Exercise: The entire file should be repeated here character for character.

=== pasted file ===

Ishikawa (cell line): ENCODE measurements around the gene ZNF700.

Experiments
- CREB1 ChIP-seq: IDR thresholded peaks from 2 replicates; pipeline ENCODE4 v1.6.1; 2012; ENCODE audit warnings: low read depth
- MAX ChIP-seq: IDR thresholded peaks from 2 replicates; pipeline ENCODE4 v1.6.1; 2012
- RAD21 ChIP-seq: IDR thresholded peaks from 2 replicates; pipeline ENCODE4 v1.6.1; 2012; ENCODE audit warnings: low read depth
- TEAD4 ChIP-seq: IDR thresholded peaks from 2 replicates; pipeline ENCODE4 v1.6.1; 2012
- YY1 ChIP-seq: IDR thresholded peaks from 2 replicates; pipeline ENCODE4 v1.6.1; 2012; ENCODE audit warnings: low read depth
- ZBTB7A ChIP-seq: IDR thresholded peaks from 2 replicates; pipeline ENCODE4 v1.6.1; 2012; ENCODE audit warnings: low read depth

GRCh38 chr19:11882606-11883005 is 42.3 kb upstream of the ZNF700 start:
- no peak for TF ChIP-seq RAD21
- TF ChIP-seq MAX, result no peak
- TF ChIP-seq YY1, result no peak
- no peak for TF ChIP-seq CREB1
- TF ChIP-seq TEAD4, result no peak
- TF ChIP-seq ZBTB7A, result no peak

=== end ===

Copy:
Ishikawa (cell line): ENCODE measurements around the gene ZNF700.

Experiments
- CREB1 ChIP-seq: IDR thresholded peaks from 2 replicates; pipeline ENCODE4 v1.6.1; 2012; ENCODE audit warnings: low read depth
- MAX ChIP-seq: IDR thresholded peaks from 2 replicates; pipeline ENCODE4 v1.6.1; 2012
- RAD21 ChIP-seq: IDR thresholded peaks from 2 replicates; pipeline ENCODE4 v1.6.1; 2012; ENCODE audit warnings: low read depth
- TEAD4 ChIP-seq: IDR thresholded peaks from 2 replicates; pipeline ENCODE4 v1.6.1; 2012
- YY1 ChIP-seq: IDR thresholded peaks from 2 replicates; pipeline ENCODE4 v1.6.1; 2012; ENCODE audit warnings: low read depth
- ZBTB7A ChIP-seq: IDR thresholded peaks from 2 replicates; pipeline ENCODE4 v1.6.1; 2012; ENCODE audit warnings: low read depth

GRCh38 chr19:11882606-11883005 is 42.3 kb upstream of the ZNF700 start:
- no peak for TF ChIP-seq RAD21
- TF ChIP-seq MAX, result no peak
- TF ChIP-seq YY1, result no peak
- no peak for TF ChIP-seq CREB1
- TF ChIP-seq TEAD4, result no peak
- TF ChIP-seq ZBTB7A, result no peak